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Goulburn Broken Catchment Management Strategy

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Regional Catchment Strategy 2013-2019

Revision of Foreword from 18 July, 2012 - 09:22

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As the lead organisation for natural resource management in the Catchment, the Authority recognises its critical role in forming and developing regional partnerships with the community and all levels of government.  It is critical that the Goulburn Broken CMA continue to value and invest in partnerships and new relationships across the Catchment to ensure the Regional Catchment Strategy (RCS) is seen by landholders and agencies with land management responsibilities as a key strategic and adaptive document guiding integrated natural resource management across the Catchment. 

Since the last RCS was developed in 2003, the Catchment and its community have been impacted by a number of natural disasters that have, and will continue to, shape the Catchment.  Following a decade of below average rainfall, drought and fires there have been a number of flood events since 2010 with some resulting in areas of farmland and communities underwater for an extended period of time, as well as causing damage to natural assets.    Events such as these, as well as other factors including low water allocations, dairy industry restructure, a recently high Australian dollar, and other pressures related to the global financial crisis and increased competition, has contributed to a significant fall in the gross value of agriculture production in the Catchment. In 2009–10 the value was $1.16 billion – a decline of 29% from the 2005–06 value of $1.64 billion.  

At the same time, there is positive change occurring in the region.   In the last two years, for example, the Goulburn Broken CMA and its consortium partners have worked to roll out the Victorian On-Farm State Priority Project and the Commonwealth’s On-Farm Irrigation Efficiency Program to capture over $105 million for irrigators across the Goulburn Murray Irrigation District generating 52 GL in water savings to be returned to the regional waterways and ensuring a similar amount is retained on farms to build a resilient irrigation industry across northern Victoria.  At the same time, the population is growing by about 1.23%, or 2,600 people each year – slightly higher than average for regional Victoria.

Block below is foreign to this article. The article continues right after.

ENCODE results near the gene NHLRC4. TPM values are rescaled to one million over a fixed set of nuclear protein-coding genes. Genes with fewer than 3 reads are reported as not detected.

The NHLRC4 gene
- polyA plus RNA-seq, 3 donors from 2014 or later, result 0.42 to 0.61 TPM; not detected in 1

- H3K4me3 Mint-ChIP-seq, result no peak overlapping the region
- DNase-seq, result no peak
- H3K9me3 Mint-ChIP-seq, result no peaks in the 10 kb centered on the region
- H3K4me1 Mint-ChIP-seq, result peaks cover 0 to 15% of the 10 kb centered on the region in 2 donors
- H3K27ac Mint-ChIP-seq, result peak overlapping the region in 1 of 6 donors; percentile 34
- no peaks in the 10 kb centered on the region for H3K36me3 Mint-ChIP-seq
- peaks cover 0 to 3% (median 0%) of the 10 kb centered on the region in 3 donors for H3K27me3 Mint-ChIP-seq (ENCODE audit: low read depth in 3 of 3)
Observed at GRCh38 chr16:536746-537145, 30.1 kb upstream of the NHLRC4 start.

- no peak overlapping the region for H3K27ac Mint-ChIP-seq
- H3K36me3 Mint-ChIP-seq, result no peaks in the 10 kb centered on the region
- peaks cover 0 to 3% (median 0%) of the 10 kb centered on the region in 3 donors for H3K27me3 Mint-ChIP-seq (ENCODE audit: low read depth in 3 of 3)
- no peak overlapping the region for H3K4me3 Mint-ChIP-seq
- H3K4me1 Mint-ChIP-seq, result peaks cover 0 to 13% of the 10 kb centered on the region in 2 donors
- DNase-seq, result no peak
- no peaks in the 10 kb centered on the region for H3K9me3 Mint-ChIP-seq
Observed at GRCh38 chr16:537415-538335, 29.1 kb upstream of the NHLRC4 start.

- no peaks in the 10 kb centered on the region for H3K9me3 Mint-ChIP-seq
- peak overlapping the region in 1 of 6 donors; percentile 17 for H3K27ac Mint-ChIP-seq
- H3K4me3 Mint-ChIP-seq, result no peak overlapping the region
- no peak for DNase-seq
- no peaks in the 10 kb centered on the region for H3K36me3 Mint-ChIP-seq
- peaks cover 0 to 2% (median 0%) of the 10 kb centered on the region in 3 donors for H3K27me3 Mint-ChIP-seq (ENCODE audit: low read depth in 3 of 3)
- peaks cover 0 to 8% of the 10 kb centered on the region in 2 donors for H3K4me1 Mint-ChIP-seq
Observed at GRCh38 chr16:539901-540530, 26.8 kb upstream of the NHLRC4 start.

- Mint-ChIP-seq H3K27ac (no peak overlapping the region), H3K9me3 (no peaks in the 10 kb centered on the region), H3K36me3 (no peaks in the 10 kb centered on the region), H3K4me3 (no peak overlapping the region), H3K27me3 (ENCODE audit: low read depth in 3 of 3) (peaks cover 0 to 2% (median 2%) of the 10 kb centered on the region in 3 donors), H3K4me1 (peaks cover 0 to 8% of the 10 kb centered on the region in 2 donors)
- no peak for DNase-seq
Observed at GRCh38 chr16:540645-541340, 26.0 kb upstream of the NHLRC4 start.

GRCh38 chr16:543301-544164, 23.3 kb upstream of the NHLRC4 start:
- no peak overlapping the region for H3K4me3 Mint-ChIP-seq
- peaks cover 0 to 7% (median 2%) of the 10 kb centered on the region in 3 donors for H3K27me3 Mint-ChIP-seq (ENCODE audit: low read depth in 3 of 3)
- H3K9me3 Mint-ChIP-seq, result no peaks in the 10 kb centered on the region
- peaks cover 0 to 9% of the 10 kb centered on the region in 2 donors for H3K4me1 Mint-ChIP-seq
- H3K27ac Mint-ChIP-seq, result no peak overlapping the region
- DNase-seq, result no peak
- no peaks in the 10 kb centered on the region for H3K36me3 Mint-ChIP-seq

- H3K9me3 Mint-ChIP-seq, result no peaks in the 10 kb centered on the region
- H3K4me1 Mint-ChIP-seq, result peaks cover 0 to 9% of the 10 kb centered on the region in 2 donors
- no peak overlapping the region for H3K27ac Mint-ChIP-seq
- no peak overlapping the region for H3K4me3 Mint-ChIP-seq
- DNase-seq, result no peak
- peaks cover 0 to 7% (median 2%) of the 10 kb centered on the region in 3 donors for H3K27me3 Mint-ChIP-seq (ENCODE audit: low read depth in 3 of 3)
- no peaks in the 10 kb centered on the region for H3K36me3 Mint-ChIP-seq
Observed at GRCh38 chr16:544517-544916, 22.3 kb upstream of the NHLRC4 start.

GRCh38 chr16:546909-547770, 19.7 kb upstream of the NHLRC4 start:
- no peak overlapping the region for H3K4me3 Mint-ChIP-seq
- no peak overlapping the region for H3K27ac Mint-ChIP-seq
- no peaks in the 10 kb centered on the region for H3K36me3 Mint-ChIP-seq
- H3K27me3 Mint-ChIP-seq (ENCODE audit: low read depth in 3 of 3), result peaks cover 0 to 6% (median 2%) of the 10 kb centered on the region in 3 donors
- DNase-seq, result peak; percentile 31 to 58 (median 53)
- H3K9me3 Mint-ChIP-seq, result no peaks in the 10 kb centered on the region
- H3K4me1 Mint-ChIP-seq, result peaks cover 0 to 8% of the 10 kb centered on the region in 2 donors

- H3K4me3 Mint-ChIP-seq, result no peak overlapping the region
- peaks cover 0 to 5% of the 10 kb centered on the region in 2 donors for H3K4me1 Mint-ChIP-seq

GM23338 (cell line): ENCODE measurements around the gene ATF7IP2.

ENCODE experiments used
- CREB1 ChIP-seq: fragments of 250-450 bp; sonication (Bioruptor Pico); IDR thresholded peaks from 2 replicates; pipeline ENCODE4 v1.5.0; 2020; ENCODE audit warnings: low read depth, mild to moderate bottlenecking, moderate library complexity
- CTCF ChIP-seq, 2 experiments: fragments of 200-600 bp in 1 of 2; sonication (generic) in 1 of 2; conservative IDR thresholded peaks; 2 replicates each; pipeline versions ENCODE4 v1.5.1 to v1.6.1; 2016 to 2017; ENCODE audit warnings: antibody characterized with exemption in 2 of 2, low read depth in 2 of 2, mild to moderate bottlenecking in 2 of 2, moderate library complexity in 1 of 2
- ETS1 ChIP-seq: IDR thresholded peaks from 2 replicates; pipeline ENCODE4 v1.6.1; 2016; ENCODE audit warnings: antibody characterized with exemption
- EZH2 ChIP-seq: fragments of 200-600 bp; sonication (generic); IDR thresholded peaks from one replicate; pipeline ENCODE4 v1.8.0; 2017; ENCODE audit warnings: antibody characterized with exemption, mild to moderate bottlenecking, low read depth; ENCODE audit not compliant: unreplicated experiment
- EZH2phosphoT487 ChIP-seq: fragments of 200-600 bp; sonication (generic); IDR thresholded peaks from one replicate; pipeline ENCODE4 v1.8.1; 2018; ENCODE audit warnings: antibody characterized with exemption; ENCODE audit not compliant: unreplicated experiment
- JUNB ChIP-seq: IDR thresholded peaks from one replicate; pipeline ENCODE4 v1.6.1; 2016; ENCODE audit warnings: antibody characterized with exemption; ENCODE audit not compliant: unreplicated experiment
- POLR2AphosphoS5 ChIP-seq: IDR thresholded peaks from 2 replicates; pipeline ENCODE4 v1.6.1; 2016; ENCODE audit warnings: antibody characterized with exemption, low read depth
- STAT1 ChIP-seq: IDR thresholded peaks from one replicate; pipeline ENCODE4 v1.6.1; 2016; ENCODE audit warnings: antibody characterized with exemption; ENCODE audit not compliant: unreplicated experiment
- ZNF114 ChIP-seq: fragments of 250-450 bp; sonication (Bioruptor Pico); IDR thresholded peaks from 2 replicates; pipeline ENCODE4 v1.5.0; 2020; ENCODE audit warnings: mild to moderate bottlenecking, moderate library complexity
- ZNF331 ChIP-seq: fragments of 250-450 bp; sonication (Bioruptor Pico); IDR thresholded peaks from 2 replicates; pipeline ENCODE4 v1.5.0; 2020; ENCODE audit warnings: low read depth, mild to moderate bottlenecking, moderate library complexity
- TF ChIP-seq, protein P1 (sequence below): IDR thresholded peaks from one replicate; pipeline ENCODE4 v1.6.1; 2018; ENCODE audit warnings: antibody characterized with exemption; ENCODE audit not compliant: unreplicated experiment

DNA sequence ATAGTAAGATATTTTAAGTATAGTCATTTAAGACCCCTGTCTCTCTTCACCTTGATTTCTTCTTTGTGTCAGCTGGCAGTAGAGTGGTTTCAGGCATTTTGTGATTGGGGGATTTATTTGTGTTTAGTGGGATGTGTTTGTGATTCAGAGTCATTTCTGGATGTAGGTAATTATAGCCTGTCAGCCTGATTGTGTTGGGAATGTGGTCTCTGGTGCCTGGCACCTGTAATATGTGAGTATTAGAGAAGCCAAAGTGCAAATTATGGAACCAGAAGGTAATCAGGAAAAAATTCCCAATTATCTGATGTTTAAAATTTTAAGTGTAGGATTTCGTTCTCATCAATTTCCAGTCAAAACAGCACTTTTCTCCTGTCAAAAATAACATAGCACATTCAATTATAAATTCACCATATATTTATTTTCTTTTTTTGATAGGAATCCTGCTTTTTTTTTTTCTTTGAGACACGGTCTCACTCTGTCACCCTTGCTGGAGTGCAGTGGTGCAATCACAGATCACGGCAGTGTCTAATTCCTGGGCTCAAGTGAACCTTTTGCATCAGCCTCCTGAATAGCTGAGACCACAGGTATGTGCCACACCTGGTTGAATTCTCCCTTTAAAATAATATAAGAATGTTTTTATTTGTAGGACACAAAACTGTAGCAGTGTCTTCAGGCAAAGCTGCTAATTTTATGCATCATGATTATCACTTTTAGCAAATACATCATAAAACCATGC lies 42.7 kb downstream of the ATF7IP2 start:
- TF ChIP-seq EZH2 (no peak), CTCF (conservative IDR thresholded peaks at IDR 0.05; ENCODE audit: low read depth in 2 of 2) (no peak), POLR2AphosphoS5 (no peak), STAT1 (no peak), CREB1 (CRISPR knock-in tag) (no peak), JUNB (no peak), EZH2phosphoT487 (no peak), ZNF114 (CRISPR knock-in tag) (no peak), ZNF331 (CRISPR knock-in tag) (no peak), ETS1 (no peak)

As a result of the complexity of these social, economic and environmental factors and changes, the Authority has used the concept of resilience in developing this Strategy.  Resilience is defined as a system’s (such as a region, catchment, ecosystem, farm or industries) capacity to absorb disturbance and continue to function in a desired way. Resilience thinking conceptualises regions as complex adaptive systems where the dynamics of the social and ecological systems are intertwined, and where changes in one will inevitably result in changes in the other.   Importantly, the process for developing the RCS using a resilience approach requires that a large number of opinions and expertise (both community and scientific) are considered, and this helps to bring together a picture of a dynamic region influenced by multiple and complex factors that all influence the health of the Catchment.  

Building or maintaining the resilience of a region requires an understanding of how the system functions and its limits to absorb disturbances. Management interventions are then designed to avoid reaching those limits or getting back within those limits where they have already been reached.  These management interventions are implemented in an adaptive management framework that continually tests the assumptions, learns from the interventions, and scans for changes to any of the key dynamics.

The Goulburn Broken CMA has run a broad communication and engagement strategy that has, for the first time, embraced the use of social media and on-line engagement tools to bring together the information needed to develop this strategy.   In tandem with more traditional forms of consultation including a multi-agency project management team, town hall style meetings and direct consultation with a broad range of stakeholder groups including local government, landcare, U3A, and Indigenous representatives, we believe that this approach will lead to the development of a meaningful strategy with a high degree of regional ownership.

Regional Catchment Strategy 2013-2019